The pizza industry advertising is slathered with slogans, some memorable, and some not. But studies show that even the best slogans don't always equate to high sales, and that those companies that are the busiest don't always have the best slogans.
Eager to understand why some slogans work, PizzaMarketplace.com asked some experts to weigh in on some better-known brands' taglines. We asked them to describe why some stick in listeners' minds while others slipped right through.
Papa John's: Better Ingredients. Better Pizza.
Perhaps the most infamous pizza slogan of all, "Better Ingredients. Better Pizza." landed at the center of a tumultuous legal battle between Papa John's and Pizza Hut that raged from 1998 to 2001 and went as far as the Supreme Court.
So, were these four words worth the fight? "It's solid, if not exactly brilliantly catchy," said Barbara Lippert, advertising critic for Adweek magazine.
"I like the simplicity and balance of this slogan," said Lisa Huber, who has taught linguistics at the University of Louisville in Louisville, Ky. "It is positive, uses repetition of sound, is balanced visually and syntactically, and uses a semantic structure that reinforces its claim. It is concise, containing only content words."
"Compared to other ads, this one may be more likely to appeal to individuals who are influenced more by reasons than by image," said Lynn New, professor of psychology at East Texas Baptist University, in Marshall, Texas. "The ad suggests a possible reason why this pizza may be better."
Little Caesar's: Pizza! Pizza!
Simplicity and symmetry are highly effective in Little Caesar's slogan, which is the shortest — and oldest — on the list.
"This slogan uses simple repetition of the key word to make its point," Huber remarked.
"The use of the exclamation mark in print and the exclamatory intonation in the spoken version, along with the repetition implies, 'Pay attention to these words — there's something important you need to know.' It has the fewest and simplest words of all the slogans. There's a rhythm and humor to the word pizza that is emphasized by saying it twice."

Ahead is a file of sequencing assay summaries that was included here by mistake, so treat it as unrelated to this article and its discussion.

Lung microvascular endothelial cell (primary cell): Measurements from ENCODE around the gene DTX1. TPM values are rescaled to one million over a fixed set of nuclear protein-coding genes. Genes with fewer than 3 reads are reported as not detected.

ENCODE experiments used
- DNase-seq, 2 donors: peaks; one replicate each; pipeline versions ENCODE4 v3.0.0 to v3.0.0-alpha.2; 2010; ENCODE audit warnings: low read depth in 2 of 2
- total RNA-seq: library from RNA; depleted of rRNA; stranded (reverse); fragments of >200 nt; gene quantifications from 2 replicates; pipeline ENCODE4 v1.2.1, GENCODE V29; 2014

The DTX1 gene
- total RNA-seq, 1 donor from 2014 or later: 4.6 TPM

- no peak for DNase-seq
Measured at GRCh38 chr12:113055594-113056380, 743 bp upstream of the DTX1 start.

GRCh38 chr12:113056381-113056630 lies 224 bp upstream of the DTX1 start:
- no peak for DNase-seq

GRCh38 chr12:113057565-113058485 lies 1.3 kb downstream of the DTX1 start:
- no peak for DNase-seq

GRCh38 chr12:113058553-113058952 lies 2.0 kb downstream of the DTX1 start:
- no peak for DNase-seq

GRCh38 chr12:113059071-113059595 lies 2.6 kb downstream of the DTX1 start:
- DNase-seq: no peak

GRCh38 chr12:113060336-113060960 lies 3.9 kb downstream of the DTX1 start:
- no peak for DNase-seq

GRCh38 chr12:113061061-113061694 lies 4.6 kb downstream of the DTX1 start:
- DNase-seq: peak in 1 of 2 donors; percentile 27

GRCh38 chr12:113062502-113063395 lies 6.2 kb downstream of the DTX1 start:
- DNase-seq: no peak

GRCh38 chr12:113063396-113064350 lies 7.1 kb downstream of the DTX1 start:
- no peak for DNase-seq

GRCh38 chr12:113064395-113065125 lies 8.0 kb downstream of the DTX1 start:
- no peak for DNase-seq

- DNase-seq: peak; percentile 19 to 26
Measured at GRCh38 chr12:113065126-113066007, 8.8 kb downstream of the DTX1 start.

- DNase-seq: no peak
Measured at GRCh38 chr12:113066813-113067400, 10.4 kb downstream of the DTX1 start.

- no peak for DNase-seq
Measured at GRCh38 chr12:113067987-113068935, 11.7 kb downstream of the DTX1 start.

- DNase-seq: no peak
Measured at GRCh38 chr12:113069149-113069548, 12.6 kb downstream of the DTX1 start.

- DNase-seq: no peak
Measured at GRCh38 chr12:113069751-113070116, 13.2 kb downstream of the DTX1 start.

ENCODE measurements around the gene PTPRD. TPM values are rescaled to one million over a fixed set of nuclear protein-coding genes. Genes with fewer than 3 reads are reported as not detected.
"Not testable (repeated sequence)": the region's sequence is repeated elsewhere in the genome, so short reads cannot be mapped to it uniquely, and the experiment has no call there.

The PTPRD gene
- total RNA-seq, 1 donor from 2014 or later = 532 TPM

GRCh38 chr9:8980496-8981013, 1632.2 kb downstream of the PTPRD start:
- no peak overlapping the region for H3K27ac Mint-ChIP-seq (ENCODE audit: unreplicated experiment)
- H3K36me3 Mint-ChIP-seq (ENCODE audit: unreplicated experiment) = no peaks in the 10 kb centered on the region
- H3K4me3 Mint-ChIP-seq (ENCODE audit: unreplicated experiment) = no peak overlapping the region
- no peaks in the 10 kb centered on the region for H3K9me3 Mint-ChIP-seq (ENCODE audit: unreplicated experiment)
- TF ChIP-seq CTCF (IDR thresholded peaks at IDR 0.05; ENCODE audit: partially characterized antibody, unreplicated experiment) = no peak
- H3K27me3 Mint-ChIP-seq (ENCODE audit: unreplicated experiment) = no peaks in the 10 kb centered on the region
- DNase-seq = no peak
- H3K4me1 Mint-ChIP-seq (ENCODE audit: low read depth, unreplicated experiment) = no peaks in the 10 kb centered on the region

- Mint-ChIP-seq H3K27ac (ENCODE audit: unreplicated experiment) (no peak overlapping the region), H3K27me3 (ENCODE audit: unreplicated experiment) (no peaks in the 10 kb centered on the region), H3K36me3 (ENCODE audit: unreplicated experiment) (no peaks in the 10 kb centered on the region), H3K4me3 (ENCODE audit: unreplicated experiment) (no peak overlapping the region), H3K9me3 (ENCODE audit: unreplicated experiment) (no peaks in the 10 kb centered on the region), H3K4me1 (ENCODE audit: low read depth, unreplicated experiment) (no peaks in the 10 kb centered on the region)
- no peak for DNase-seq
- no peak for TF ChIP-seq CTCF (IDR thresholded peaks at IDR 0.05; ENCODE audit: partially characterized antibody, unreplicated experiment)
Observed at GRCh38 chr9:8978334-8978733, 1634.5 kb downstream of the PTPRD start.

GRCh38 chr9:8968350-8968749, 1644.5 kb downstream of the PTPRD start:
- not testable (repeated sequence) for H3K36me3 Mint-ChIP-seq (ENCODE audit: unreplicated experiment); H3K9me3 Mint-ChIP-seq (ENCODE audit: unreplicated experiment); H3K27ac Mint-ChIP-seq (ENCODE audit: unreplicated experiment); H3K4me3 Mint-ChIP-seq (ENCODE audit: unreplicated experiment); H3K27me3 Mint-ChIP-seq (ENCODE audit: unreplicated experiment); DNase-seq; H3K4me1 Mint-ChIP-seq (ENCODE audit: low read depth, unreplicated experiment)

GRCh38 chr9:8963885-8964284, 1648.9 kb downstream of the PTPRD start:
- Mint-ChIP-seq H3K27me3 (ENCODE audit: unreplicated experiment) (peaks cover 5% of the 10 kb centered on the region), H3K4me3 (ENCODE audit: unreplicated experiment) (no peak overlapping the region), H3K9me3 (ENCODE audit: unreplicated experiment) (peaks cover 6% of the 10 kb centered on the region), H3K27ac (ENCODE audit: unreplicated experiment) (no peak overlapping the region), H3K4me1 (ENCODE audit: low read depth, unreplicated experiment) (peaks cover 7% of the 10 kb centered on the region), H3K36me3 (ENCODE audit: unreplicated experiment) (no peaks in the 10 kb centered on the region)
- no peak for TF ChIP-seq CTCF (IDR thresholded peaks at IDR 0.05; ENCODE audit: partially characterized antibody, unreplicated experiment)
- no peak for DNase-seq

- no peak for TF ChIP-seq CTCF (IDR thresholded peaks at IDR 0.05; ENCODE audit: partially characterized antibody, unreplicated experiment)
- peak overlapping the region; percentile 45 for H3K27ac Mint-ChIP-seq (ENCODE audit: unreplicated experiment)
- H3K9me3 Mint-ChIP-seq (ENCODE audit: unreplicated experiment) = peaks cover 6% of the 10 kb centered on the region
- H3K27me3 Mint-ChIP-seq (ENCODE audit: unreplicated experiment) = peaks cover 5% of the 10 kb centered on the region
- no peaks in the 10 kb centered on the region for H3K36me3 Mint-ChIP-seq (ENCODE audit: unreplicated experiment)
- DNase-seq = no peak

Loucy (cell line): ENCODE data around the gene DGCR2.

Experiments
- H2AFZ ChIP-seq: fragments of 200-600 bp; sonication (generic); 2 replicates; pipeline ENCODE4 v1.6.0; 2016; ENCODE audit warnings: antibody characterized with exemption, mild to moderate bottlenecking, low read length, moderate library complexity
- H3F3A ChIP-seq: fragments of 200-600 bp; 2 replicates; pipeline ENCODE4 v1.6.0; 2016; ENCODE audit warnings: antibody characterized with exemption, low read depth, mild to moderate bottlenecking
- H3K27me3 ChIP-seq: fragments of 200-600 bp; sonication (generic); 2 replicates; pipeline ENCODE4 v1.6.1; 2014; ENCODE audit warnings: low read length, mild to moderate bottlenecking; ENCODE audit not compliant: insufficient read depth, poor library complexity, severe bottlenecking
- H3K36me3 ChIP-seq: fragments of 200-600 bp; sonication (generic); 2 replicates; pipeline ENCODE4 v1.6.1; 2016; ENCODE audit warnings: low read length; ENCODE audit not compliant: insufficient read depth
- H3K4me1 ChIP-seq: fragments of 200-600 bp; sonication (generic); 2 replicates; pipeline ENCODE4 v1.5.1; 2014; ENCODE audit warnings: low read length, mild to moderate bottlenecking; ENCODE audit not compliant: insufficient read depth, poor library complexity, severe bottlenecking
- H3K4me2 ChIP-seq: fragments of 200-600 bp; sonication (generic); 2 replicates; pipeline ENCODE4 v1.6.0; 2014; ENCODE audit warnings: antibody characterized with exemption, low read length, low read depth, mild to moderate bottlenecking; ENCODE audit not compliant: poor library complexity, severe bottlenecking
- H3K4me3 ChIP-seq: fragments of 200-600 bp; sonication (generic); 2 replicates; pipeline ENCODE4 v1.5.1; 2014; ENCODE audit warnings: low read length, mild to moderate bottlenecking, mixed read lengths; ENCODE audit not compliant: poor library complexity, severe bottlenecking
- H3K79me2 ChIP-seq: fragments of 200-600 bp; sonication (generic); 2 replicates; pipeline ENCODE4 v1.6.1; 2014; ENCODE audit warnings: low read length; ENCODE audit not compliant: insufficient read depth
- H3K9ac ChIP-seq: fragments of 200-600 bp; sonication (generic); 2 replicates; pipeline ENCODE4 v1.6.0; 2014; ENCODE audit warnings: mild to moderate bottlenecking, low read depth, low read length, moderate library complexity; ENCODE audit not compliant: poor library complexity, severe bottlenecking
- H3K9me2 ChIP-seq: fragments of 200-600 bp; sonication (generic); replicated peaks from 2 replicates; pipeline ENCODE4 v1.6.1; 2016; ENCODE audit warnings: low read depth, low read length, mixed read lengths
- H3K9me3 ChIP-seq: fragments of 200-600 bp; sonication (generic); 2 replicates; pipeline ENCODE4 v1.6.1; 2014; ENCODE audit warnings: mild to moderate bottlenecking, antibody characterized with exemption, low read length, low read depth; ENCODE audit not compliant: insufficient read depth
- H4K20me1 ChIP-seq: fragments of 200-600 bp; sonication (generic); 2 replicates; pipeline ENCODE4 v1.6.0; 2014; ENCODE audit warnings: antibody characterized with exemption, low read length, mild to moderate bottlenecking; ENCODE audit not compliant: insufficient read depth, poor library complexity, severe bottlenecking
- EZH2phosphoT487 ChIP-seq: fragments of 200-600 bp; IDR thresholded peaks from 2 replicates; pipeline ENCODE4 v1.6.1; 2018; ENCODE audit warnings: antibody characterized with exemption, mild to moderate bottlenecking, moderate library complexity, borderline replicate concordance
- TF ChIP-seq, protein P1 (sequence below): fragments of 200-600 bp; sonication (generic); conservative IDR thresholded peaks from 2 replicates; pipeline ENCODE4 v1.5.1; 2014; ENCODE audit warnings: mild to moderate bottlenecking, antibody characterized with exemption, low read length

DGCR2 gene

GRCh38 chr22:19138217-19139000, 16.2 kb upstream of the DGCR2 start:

Domino's Pizza: Get the Door. It's Domino's!
Of all the slogans surveyed, Ann Arbor, Mich.-based Domino's tagline got the most enthusiastic review.
"This slogan differs from all the others in a number of ways," Huber said. "First, it is comprised of two syntactically complete sentences instead of phrases. Second, it includes an attention-getting command that speaks to the reader/listener directly. Third, this slogan uses the name of the brand, Domino's. In that way, it stands out and is, perhaps, 'stickier' despite the extra words ('the' and 'it's') and lack of syntactic or semantic or rhythmic balance."
"People attend to messages that have relevance to their personal lives," said New. "This ad suggests a connection between pizza and your busy life; it is at the door."
DiGiorno: It's not delivery, It's DiGiorno
DiGiorno Rising Crust Pizza's slogan seems to accomplish its goals, according to our experts.
"I like this slogan because of the play on the sounds 'di' and the Italian feel of adding 'di' to a noun," said Huber.
According to New, this phrase uses downward comparison to make the product seem special. "Here the pizza is special because of what it is not; it is not ordinary delivery pizza."
"When one reads or hears 'it's not x, it's y,' one assumes that x and y are related semantically," Huber added. "The semantic relationship refers to the unstated topic of pizza and quality: Implied is that one could mistake DiGiorno pizza for delivery pizza."